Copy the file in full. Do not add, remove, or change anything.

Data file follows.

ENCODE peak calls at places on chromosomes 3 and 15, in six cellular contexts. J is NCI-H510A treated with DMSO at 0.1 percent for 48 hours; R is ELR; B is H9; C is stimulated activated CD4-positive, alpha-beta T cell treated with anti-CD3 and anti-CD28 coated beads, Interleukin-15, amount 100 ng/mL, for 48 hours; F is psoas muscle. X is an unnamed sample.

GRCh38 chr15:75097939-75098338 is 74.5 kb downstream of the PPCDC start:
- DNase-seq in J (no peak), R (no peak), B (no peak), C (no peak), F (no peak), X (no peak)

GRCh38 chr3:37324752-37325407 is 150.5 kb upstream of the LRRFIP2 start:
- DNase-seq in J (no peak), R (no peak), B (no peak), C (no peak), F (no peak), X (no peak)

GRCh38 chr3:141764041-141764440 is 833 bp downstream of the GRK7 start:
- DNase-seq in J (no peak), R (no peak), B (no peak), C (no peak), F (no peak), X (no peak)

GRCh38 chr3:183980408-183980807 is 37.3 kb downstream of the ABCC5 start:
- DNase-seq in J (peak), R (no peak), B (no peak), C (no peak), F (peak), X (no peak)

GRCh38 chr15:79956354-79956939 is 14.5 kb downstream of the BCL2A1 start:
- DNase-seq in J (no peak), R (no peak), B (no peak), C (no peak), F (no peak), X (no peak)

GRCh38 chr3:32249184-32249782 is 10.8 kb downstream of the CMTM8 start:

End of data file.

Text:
ENCODE peak calls at places on chromosomes 3 and 15, in six cellular contexts. J is NCI-H510A treated with DMSO at 0.1 percent for 48 hours; R is ELR; B is H9; C is stimulated activated CD4-positive, alpha-beta T cell treated with anti-CD3 and anti-CD28 coated beads, Interleukin-15, amount 100 ng/mL, for 48 hours; F is psoas muscle. X is an unnamed sample.

GRCh38 chr15:75097939-75098338 is 74.5 kb downstream of the PPCDC start:
- DNase-seq in J (no peak), R (no peak), B (no peak), C (no peak), F (no peak), X (no peak)

GRCh38 chr3:37324752-37325407 is 150.5 kb upstream of the LRRFIP2 start:
- DNase-seq in J (no peak), R (no peak), B (no peak), C (no peak), F (no peak), X (no peak)

GRCh38 chr3:141764041-141764440 is 833 bp downstream of the GRK7 start:
- DNase-seq in J (no peak), R (no peak), B (no peak), C (no peak), F (no peak), X (no peak)

GRCh38 chr3:183980408-183980807 is 37.3 kb downstream of the ABCC5 start:
- DNase-seq in J (peak), R (no peak), B (no peak), C (no peak), F (peak), X (no peak)

GRCh38 chr15:79956354-79956939 is 14.5 kb downstream of the BCL2A1 start:
- DNase-seq in J (no peak), R (no peak), B (no peak), C (no peak), F (no peak), X (no peak)

GRCh38 chr3:32249184-32249782 is 10.8 kb downstream of the CMTM8 start: